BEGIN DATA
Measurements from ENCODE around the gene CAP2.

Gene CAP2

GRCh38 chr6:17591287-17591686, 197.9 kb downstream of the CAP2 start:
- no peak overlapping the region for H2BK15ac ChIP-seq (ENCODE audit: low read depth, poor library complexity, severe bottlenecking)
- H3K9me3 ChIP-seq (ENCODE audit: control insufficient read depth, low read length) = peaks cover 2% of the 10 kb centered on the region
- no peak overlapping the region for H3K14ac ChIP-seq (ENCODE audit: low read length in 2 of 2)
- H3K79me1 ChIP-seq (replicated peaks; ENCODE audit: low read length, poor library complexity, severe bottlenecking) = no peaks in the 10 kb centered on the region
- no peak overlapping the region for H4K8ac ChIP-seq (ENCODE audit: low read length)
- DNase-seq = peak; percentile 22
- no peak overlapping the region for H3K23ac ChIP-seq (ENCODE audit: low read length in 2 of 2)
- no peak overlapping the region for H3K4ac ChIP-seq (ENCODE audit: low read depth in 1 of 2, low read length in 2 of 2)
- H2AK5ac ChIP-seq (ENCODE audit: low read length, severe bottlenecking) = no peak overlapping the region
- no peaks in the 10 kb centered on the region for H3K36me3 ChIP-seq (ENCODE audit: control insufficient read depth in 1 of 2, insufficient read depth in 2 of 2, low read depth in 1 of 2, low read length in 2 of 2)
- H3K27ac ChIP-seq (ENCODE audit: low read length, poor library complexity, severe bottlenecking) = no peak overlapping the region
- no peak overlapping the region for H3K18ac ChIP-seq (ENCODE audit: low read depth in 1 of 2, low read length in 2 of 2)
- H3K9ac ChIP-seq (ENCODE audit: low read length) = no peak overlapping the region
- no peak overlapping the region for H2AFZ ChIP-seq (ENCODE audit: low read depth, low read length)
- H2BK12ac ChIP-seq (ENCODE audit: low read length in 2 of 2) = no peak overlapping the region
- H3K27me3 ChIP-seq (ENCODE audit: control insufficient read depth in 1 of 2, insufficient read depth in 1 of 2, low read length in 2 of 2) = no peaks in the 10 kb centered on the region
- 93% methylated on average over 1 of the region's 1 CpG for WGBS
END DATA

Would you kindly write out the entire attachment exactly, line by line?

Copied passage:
Measurements from ENCODE around the gene CAP2.

Gene CAP2

GRCh38 chr6:17591287-17591686, 197.9 kb downstream of the CAP2 start:
- no peak overlapping the region for H2BK15ac ChIP-seq (ENCODE audit: low read depth, poor library complexity, severe bottlenecking)
- H3K9me3 ChIP-seq (ENCODE audit: control insufficient read depth, low read length) = peaks cover 2% of the 10 kb centered on the region
- no peak overlapping the region for H3K14ac ChIP-seq (ENCODE audit: low read length in 2 of 2)
- H3K79me1 ChIP-seq (replicated peaks; ENCODE audit: low read length, poor library complexity, severe bottlenecking) = no peaks in the 10 kb centered on the region
- no peak overlapping the region for H4K8ac ChIP-seq (ENCODE audit: low read length)
- DNase-seq = peak; percentile 22
- no peak overlapping the region for H3K23ac ChIP-seq (ENCODE audit: low read length in 2 of 2)
- no peak overlapping the region for H3K4ac ChIP-seq (ENCODE audit: low read depth in 1 of 2, low read length in 2 of 2)
- H2AK5ac ChIP-seq (ENCODE audit: low read length, severe bottlenecking) = no peak overlapping the region
- no peaks in the 10 kb centered on the region for H3K36me3 ChIP-seq (ENCODE audit: control insufficient read depth in 1 of 2, insufficient read depth in 2 of 2, low read depth in 1 of 2, low read length in 2 of 2)
- H3K27ac ChIP-seq (ENCODE audit: low read length, poor library complexity, severe bottlenecking) = no peak overlapping the region
- no peak overlapping the region for H3K18ac ChIP-seq (ENCODE audit: low read depth in 1 of 2, low read length in 2 of 2)
- H3K9ac ChIP-seq (ENCODE audit: low read length) = no peak overlapping the region
- no peak overlapping the region for H2AFZ ChIP-seq (ENCODE audit: low read depth, low read length)
- H2BK12ac ChIP-seq (ENCODE audit: low read length in 2 of 2) = no peak overlapping the region
- H3K27me3 ChIP-seq (ENCODE audit: control insufficient read depth in 1 of 2, insufficient read depth in 1 of 2, low read length in 2 of 2) = no peaks in the 10 kb centered on the region
- 93% methylated on average over 1 of the region's 1 CpG for WGBS